Report: There’s No Health Benefit In Drastically Cutting Your Salt Intake

Watching someone dump a whole lot of salt on their meal might make a person cluck in disapproval — “Don’t you know that too much salt is bad for you?” And while a person’s blood pressure can go up, leading to possible ill health effects like heart attacks and strokes, a new report says that there is no good reason for people to aim for the very lowest of the low levels recommended by national guidelines.

We know — it sounds like taking years of public health warnings and medical advice and throwing it out the window. But while you shouldn’t go unscrewing the lids on your salt shakers just yet, a group organized by the government to study sodium consumption says there’s no need to make drastic cuts in your salt intake, reports the New York Times.

The current recommended level is between 1,500 and 2,300 milligrams per day, somewhere around a half a teaspoon. On the low end of that range, that’s the amount you need at the very least if you’re getting enough calories and nutritional content in your diet. At 2,300 mg, studies say blood pressure starts to rise, which can be a problem in people who are at risk for heart disease and other health issues.

But the committee commissioned by the Institute of Medicine, in cooperation with the Centers for Disease Control and Prevention, says there’s no reason anyone has to aim for that low of 1,500 mg per day, and that there is no evidence of health benefits in doing so.

“As you go below the 2,300 mark, there is an absence of data in terms of benefit and there begin to be suggestions in subgroup populations about potential harms,” said Dr. Brian L. Strom, chairman of the committee and a professor of public health at the University of Pennsylvania. He explained that the possible harms included increased rates of heart attacks and an increased risk of death.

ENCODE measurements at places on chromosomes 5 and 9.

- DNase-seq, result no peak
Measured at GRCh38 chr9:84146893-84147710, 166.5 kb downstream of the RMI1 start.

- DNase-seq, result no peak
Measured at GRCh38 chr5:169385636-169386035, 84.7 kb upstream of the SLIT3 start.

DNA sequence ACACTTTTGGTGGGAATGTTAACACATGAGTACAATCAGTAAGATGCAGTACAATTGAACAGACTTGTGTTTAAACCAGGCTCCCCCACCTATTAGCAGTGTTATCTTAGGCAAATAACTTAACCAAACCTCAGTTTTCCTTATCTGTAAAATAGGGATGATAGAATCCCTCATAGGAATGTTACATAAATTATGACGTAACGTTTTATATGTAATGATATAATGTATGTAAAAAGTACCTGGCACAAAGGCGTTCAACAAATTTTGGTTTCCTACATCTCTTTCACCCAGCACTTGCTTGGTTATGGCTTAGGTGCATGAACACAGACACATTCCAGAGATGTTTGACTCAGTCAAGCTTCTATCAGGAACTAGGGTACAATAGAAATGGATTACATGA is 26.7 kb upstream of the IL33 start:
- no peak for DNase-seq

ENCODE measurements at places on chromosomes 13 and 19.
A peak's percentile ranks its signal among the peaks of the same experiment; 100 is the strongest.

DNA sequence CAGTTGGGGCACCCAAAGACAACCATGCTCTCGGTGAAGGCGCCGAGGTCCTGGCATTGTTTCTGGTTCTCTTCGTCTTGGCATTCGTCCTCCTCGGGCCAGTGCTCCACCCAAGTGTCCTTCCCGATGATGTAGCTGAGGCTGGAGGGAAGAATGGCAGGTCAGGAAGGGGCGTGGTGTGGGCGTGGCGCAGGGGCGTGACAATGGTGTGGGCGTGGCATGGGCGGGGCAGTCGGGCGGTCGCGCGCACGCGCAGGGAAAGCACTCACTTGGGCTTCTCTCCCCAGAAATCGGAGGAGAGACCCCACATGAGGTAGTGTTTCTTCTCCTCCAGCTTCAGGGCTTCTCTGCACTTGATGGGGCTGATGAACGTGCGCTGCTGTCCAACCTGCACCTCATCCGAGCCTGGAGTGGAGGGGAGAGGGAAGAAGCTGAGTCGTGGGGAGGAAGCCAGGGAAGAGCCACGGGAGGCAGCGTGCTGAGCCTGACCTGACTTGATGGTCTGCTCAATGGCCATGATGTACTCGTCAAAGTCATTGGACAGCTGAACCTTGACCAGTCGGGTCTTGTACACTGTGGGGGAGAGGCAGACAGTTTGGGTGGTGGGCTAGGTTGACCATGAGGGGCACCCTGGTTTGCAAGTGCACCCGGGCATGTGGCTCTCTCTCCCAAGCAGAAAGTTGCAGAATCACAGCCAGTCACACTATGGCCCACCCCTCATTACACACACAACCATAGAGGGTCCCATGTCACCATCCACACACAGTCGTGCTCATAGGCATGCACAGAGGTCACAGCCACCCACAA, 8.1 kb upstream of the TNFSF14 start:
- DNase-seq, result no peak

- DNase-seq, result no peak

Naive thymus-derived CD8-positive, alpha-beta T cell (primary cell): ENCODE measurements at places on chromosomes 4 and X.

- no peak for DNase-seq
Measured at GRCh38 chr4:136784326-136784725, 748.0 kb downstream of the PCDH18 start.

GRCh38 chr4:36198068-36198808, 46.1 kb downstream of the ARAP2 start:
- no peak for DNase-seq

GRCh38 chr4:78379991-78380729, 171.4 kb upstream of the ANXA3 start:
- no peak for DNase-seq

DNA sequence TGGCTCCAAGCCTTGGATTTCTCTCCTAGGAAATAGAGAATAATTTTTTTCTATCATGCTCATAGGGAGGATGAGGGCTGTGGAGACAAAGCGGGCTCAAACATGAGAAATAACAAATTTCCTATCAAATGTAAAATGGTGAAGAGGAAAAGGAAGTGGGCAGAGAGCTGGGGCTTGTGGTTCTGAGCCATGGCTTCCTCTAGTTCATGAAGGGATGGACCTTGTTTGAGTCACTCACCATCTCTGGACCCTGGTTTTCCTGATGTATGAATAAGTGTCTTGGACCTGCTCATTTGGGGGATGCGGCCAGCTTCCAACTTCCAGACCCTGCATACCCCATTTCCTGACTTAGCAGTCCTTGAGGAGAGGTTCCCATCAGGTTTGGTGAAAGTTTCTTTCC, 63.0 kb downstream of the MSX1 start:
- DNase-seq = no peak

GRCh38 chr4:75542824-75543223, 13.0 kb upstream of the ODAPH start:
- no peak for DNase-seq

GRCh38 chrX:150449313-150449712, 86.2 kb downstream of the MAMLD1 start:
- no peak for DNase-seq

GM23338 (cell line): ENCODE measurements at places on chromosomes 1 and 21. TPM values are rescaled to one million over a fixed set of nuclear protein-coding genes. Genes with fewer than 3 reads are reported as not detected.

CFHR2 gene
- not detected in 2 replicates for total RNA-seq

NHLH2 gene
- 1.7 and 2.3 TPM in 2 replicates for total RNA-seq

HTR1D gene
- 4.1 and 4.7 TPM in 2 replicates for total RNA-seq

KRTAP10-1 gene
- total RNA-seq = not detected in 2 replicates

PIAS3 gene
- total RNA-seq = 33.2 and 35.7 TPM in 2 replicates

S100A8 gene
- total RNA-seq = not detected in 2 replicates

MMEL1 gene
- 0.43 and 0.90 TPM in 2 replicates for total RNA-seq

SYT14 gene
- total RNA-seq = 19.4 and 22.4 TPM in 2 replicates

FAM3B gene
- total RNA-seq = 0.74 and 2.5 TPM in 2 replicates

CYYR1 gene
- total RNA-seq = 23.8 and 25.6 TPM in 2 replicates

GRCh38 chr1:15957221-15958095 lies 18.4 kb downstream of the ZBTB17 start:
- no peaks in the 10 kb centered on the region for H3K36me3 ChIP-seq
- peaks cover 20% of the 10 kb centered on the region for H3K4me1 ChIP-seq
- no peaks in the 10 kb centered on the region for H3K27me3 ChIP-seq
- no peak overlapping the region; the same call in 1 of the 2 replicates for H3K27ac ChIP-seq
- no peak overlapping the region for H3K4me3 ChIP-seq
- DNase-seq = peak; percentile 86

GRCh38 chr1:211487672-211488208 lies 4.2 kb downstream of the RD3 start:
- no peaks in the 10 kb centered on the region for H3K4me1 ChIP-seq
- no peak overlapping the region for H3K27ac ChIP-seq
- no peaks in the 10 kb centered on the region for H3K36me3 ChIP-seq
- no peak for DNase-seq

The committee wasn’t asked to, and didn’t set out the optimal amount of salt we should be eating. Basically we just shouldn’t eat too much. On average, people around the world eat about 3,4000 mg per day, says the Institute of Medicine.

Some of the studies examined by the committee showed consequences like increased rates of heart attacks, strokes and death in groups directed to eat lower levels of sodium, while another showed health risks increasing in both the groups that consumed fewer than 3,000 mg as well as those ingesting more than 7,000 mg per day.

This new report is of course, shaking things up in the medical world on both sides of the salt shaker.

“What they have done is earth-shattering,”  said Dr. Michael H. Alderman, a dietary sodium expert at Albert Einstein College of Medicine. “They have changed the paradigm of this issue. Until now it was all about blood pressure. Now they say it is more complicated.” He thinks the report “will have a big impact.”

On the other hand, the Center for Science in the Public Interest and the American Heart Association don’t agree with the committee’s conclusion.

“It would be a shame if this report convinced people that salt doesn’t matter,” said Bonnie Liebman, director of nutrition at the CSPI.

The AHA says people should still aim for 1,500 milligrams of salt for day, over concerns about the large amount of sodium in processed foods.

“The American Heart Association is not changing its position,” Dr. Elliott Antman of the AHA said, adding that the association is of the mind that the Institute of Medicine’s conclusions are flawed because the studies it looked at had methodological problems.

The Department of Agriculture and the Department of Health and Human Services is set to issue new recommendations for dietary guidelines in 2015, updating its 2005 guidelines. It’ll be interesting to see which side of the salt argument it shakes out on. In the meantime, maybe don’t go over-salting your already salted fries.

No Benefit Seen in Sharp Limits on Salt in Diet [New York Times]

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